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The sole, addictive quality of the game (very well exploited) is the essential precision manoeuvring of the rocket, achieved by marrying bursts on the thruster with keen directional control. If you already have a 'Lander' program you probably won't want this; otherwise at £2 it's a must.
You might groan at the jokes, folks, but at £1.99 everyone can afford a smile even if the whole program is massed on the action. The music for instance slows down whenever a gratuitous spaceship flies past, and the screens character, not pixel, scroll. One to get your cosmic L-plates on.
The curse of this game is that it seems to have so little point. The only challenge comes from the unroadworthy nature of your spacecraft, but that is likely to prove more frustrating than fun. At the price it may pass a few hours but 1985 is certainly not game of the year.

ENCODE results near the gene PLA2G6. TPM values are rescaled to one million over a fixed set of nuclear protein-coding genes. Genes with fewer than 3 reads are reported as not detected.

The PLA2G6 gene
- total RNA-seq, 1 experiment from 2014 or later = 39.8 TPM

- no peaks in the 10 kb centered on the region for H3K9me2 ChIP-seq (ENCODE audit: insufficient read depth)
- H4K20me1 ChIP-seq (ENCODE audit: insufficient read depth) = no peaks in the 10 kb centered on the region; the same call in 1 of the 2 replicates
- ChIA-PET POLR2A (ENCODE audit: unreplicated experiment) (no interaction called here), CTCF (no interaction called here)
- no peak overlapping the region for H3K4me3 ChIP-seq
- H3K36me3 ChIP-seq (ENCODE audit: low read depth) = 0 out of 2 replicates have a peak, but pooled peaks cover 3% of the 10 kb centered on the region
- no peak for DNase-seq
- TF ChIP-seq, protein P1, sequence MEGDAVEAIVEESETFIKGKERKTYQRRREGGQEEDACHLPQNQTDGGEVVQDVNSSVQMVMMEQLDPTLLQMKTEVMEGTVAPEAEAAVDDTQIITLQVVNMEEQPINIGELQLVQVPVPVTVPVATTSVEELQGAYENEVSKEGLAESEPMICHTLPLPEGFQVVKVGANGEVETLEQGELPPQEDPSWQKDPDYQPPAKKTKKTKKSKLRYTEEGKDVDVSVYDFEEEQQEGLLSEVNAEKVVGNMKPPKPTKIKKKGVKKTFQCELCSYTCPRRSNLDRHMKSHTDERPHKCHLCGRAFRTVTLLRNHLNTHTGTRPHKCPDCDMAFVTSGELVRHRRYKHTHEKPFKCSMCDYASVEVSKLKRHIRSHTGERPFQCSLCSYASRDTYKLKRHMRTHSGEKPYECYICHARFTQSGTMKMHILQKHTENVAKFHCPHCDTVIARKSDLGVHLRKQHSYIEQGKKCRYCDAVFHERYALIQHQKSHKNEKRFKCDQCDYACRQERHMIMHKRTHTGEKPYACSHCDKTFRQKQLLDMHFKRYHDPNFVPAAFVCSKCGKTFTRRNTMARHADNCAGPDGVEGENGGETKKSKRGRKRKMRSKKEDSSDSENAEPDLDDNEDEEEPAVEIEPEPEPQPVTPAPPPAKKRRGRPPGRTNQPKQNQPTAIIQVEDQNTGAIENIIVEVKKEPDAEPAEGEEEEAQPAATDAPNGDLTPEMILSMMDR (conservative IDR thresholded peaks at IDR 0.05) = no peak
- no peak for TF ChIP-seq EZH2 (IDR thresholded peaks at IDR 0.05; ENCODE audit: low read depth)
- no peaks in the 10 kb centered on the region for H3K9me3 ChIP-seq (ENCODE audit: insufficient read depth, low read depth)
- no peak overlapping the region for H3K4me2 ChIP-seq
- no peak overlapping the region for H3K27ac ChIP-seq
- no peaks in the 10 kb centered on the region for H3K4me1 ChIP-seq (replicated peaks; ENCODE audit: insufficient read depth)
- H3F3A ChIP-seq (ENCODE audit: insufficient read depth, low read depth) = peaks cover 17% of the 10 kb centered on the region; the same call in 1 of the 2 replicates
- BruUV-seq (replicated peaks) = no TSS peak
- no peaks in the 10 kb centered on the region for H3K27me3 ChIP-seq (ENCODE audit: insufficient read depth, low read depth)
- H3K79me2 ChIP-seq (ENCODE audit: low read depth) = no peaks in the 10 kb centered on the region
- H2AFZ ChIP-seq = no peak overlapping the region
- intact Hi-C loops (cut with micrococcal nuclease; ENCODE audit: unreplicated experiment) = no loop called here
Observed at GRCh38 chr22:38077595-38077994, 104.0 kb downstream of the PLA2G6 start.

1985: The Day After is not for the casual gamer. Hardcore gamers with high tolerances for frustration might be able to stick through the early pain of learning craft control to get some enjoyment out of this game, but most will be too frustrated by the difficulty level to bother.
There is nothing new about the game, but it has been programmed in a sound, workmanlike manner. The graphics are chunky but colourful, and the screen scrolls very smoothly. There is no background music, but the sound effects are spacey and effective. I found it incredibly difficult to play. The joystick control was unorthodox and I would defy anyone to manage using the keyboard! I may be growing old and losing my grip, but I suspect that this game is for experts only, and for most of us is not worth buying.